The topic is iPhone, so I’m sticking to iPhone, although other phone makers and other carriers were/are colluding still receive the same sentiments. For some weird reason, Apple receives praise without much scrutiny.
> For the subsidy, I’m assuming the carrier here, Customers have no business relationship with the manufacturer whatsoever. As the manufacturer sold the phone to someone (the carrier or some distributor) other than the the end user.
The Apple online store sells the iPhone and ships within 1-3 business days. This may be recently, I don’t know.
In the Apple and AT&T/Cingular case, Apple has some secret deals with AT&T stifling competition as mentioned above.
p.s. If iPhone consumers don’t understand being conned, from what I said, then don’t worry about it. I don’t. Cheers indeed!
unlocked ‘stupd’ phone
I bought an unlocked phone..I mean device. I use the apps, browser, twitter, google maps, camera, recorder, music, … everything BUT phone service. Until Canada fixes this mess I refuse to buy what t telcos offer. If skype worked as it does on my pc I would thumb my nose ar the telcos forever.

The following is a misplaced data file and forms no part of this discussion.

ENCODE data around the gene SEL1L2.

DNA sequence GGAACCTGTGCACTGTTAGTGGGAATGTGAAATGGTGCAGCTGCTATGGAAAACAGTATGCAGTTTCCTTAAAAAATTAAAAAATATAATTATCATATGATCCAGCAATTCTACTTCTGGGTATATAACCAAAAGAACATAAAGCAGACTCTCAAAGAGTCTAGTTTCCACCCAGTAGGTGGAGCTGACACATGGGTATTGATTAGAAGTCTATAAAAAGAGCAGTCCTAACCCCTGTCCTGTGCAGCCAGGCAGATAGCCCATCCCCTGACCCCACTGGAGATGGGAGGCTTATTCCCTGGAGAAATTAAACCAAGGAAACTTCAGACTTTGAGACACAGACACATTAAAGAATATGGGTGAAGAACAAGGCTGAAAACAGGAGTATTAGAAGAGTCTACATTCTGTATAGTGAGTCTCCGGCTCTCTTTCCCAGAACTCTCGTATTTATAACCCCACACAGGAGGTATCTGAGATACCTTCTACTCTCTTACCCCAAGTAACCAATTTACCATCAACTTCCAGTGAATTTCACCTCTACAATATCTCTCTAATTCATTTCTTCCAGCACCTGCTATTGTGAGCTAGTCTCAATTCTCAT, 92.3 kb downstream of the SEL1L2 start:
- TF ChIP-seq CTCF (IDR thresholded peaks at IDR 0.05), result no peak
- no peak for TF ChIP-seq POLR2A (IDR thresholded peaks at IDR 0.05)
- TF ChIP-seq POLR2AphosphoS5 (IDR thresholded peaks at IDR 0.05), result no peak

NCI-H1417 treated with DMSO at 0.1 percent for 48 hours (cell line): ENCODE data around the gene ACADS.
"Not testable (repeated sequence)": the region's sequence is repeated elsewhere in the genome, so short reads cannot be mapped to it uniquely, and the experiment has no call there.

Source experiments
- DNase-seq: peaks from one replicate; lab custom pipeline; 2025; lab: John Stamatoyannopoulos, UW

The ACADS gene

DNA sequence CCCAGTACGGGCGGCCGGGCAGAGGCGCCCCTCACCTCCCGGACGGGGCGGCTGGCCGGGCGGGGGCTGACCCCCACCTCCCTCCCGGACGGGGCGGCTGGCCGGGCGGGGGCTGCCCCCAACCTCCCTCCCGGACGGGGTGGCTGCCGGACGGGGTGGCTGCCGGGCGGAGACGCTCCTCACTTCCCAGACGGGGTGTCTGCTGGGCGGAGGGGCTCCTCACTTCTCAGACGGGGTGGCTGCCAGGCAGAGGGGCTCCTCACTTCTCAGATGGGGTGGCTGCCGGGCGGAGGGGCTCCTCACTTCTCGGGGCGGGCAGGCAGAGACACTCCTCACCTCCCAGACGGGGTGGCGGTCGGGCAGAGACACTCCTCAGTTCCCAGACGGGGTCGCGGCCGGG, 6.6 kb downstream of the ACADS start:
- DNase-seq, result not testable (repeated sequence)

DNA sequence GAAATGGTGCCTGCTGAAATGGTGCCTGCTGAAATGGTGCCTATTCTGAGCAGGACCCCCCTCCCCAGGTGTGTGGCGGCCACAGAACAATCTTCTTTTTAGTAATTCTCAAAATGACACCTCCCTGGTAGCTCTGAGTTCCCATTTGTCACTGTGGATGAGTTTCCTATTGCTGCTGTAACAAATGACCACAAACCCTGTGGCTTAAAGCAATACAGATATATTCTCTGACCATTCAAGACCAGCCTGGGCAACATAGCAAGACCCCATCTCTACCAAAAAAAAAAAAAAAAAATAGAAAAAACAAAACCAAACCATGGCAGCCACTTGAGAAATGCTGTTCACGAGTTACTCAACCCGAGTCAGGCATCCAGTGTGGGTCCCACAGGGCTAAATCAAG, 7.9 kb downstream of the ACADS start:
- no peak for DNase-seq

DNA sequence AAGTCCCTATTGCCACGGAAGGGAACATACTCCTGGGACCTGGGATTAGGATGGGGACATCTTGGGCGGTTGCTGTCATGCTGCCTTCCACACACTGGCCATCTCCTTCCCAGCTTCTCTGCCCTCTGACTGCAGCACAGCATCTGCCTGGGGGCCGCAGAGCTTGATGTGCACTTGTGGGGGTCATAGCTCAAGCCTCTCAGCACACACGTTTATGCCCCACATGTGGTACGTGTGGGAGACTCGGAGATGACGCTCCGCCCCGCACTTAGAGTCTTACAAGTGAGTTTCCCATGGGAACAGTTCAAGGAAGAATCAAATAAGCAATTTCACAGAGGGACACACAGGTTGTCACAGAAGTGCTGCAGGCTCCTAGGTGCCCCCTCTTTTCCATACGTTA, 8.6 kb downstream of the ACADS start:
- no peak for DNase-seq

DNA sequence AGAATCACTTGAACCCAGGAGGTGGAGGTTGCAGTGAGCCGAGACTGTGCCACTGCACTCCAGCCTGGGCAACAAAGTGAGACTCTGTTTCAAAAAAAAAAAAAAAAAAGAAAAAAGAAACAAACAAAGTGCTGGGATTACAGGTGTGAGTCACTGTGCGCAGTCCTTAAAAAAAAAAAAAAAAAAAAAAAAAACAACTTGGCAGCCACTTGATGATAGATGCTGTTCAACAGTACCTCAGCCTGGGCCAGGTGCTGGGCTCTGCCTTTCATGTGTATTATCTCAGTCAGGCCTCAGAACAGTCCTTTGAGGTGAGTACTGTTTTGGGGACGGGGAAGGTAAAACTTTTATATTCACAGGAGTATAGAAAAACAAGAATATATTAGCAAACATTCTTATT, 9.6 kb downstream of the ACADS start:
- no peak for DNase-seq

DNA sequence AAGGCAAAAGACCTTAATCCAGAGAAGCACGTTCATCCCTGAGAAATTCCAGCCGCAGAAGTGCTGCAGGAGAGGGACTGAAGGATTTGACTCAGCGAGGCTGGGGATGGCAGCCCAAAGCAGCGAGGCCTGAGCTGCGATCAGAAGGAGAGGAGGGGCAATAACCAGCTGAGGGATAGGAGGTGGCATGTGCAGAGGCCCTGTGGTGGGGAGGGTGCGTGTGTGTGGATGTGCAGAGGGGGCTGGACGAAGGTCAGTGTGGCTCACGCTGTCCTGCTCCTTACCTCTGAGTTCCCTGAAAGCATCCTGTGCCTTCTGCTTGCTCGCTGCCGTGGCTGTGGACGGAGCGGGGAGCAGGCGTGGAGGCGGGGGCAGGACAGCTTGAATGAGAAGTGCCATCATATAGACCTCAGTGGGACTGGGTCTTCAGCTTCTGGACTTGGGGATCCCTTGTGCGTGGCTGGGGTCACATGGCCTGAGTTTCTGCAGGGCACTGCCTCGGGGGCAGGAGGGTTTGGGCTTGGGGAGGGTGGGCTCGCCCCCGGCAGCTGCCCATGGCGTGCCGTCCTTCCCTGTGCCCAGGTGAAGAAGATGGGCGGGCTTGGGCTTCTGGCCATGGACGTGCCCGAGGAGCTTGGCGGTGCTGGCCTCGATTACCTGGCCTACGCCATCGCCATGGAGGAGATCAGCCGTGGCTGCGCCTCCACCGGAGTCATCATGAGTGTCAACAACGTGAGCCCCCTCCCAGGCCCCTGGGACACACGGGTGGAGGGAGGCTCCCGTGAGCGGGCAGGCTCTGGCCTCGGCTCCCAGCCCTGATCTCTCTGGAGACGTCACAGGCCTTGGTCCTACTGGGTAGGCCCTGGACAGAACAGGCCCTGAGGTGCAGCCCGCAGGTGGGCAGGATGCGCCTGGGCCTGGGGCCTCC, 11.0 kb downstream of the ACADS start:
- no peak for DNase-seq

Nice article about unlocked phones
There are a plenty of shops and online services available to get an unlocked phone. But, the cost is too expensive. Sometimes, unlocked phones are not gets unlocked in a proper manner. I have also experienced with an unlocked phone. I have purchased it via online and i inserted my T-mobile sim card with it. But, my phone asked SIM unlock code. I’m surprised ! and called them (where i have bought my unlocked phone) but, they won’t give response to my call. After that, I have searched in net and unlock my mobile by using unlock code and i got it from one of the online service provider Wickedunlock.com to unlock my phone properly. Better, you can buy a locked phone and unlock it from the locked network provider of get unlocking service from any of the 3rd party service providers to unlock your mobile. Because, locked phone’s price and the unlocking cost is low when compared with unlocked phones.Once, you have unlocked your phone, you can easily switch over from one provider to another without any interruption.